5.30pm More from the Labour conference in Brighton:
HSJ’s Sarah Calkin attended a session on the role of doctors after the Mid Staffordshire Foundation Trust scandal earlier today, where General Medical Council chief executive Niall Dickson was on the panel.
She emails HSJ Live to say: “I asked about the decision not to pursue fitness to practise investigations against senior doctors from Mid Staffordshire Foundation Trust and whether a doctor could ever be sanctioned by the GMC for failures in a management role under the current policies.
Mr Dickson said the GMC had introduced new guidance on leadership and management in 2011.
He added: “That’s fairly clear about the expectations of doctors in leadership roles. If they broke the guidance … they would put their licence at risk.”
He gave the example of a responsible officer under the new revalidation system “signing off doctors” as fit to practise when they knew appraisals in the organisation were “not worth the paper they were written on”. Alternatively if a medical director was made aware of patient safety concerns but failed to act that would also be a “major issue”.
Former Bristol chief executive Dr John Roylance, the last doctor to be struck off for failures in management, was prosecuted by the GMC after he failed to act when safety concerns were raised with him.
Mr Dickson said in the case of the Mid Staffs doctors they had tried to do something and the criticism was they should have done more or gone outside the organisation with their concerns. Mr Dickson said that was not enough to deprive someone of their livelihood.
4.49pm The Royal College of Nursing has sent through a statement on the pay review (see entries this morning).
Dr Peter Carter, chief executive and general secretary said: “A pay increase of 1 per cent for hard working frontline staff, following years of real-terms pay cuts, should not prevent employers from recruiting more nurses.
“We acknowledge that savings must be made in the NHS, however surely it would be better to start with the many examples of waste, in procurement and IT systems for example.
“It is demoralising for nursing staff to discover that while senior managers have enjoyed a pay increase of 13 per cent since 2009, it is frontline staff who are being asked to sacrifice their living standards to save the NHS money. These frontline staff are already suffering as a result of NHS cuts, as they face greater demand with fewer resources. Another year of pay freezes sends entirely the wrong message that this contribution is not being valued while putting staff under even more pressure, which is bad for patient care.”
4.29pm Here are some extracts from Ed Miliband’s speech, transcribed by Politics Home.
“There’s so much more our countries could be doing for our grandmas and granddads. Just putting a £50 grab rail in the home stops somebody falling over, prevents them ending up in hospital with the needless agony, and all of the money that it costs.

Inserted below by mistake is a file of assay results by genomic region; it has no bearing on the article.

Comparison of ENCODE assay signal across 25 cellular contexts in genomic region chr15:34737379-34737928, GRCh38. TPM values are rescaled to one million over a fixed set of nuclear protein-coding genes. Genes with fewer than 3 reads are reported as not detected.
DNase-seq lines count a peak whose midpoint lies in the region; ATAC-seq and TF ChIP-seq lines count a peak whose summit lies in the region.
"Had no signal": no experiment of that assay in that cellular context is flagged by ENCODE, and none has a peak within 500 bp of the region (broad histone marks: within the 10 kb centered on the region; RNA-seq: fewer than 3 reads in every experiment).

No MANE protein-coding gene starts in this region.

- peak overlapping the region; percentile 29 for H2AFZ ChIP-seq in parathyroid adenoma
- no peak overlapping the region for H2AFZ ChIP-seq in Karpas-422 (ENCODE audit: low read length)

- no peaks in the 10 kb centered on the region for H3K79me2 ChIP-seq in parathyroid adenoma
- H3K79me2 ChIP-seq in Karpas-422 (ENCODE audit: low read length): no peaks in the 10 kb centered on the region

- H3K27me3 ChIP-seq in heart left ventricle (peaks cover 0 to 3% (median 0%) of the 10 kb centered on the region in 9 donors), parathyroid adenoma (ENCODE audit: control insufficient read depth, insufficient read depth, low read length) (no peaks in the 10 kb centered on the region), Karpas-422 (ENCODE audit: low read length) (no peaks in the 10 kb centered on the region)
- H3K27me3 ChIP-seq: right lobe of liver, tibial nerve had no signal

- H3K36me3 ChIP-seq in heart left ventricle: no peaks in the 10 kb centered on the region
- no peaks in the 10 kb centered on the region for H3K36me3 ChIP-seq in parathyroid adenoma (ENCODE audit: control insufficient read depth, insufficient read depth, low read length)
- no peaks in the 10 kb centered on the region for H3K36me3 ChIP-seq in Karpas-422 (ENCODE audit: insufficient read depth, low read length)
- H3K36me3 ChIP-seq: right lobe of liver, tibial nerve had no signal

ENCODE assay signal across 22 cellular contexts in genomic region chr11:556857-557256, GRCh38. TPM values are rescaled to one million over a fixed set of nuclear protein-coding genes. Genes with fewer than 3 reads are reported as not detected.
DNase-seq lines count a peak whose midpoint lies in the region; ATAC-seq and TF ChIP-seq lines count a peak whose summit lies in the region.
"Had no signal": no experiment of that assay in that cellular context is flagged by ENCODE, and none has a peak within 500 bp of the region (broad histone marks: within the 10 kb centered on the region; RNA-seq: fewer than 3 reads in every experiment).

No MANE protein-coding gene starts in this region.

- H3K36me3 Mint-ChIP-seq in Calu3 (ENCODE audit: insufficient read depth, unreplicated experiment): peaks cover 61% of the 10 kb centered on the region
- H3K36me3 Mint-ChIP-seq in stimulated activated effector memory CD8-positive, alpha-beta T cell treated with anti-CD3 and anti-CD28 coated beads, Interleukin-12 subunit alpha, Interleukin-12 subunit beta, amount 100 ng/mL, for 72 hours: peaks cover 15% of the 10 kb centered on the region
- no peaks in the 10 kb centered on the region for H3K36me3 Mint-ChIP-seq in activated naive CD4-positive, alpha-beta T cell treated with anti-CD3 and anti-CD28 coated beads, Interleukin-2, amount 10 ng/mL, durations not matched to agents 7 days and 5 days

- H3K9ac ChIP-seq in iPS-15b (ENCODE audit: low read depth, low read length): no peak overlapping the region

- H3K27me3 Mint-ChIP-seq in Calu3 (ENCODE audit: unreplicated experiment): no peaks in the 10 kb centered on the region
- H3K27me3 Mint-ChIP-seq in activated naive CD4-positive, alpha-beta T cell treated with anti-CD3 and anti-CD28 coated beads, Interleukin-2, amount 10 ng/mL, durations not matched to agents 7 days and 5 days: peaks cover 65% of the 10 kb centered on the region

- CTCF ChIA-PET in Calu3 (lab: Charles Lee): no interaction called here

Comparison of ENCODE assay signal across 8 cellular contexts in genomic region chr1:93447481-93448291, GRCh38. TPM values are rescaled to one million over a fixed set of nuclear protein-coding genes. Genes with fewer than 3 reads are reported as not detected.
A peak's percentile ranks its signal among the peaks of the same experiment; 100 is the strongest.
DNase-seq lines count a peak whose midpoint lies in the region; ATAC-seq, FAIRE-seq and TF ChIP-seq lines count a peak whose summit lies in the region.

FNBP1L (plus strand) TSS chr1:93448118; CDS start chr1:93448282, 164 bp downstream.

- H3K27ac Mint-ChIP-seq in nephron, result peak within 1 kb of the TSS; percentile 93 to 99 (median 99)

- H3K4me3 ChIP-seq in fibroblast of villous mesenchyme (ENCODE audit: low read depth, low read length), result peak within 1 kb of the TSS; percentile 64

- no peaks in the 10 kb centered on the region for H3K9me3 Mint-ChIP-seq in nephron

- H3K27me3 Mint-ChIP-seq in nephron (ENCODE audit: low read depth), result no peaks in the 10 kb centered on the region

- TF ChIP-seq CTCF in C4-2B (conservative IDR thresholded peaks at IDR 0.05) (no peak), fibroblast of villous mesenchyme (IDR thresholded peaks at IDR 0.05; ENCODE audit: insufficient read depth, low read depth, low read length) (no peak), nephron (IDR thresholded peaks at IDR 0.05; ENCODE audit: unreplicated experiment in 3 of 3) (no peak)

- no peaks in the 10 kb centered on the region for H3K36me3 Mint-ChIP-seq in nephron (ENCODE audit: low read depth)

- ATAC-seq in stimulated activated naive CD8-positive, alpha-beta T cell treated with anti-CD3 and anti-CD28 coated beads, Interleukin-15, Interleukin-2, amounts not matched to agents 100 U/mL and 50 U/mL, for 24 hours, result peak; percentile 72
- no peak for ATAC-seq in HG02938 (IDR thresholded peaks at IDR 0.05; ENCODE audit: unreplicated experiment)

“The 1945 Labour government raised its sights, even in tough times. I want the next Labour government to do the same: to raise our health in the NHS. Bringing together physical health, mental health, and all the care for the needs of the elderly: a true integrated National Health Service.
“But we don’t just need to improve the health service, friends; we’ve got to rescue it from these Tories. And the Liberals too…
“Before the election I remember the speeches by David Cameron; one where he said the three most important letters to him were NHS - he’s got a funny way of showing it hasn’t he? When they came to office they were still saying how brilliant everything was in the National Health Service. Have you noticed they’ve changed their tune recently? Suddenly they’re saying how bad everything is in the National Health Service.
“…the reason David Cameron is running down the NHS is not because the doctors and nurses aren’t doing as good a job as they were before, it’s because they’ve come to a realisation, the health service is getting worse on their watch, and they’re desperately thrashing around finding someone to blame: doctors, nurses, the last Labour government - that’s what they’re doing!
“…when you heard David Cameron casting around for someone to blame for the NHS, it’s as simple as ABC - Anyone But Cameron. We know who’s responsible for the needless top-down reorganisation that no one voted for or ever wanted, for the abolition of NHS Direct, we know who’s responsible for not just an annual A&E crisis but for an A&E crisis for all seasons: this Prime Minister. It’s the same old story; we rescue the NHS, they wreck the NHS, and we’ll have to rescue it all over again - that is what the next Labour government will do.”
3.40pm Politics Home editor in chief Paul Waugh tweets: “Nhs always gets Lab conf on their feet. And worked for EdM again.”
3.33pm HSJ’s comment editor Andy Cowper, who is attending the Labour conference independently as a speaker, tweets: “The NHS clenches its buttocks at the prospect of being front stage centre for the next general election campaign. Inevitable, alas.”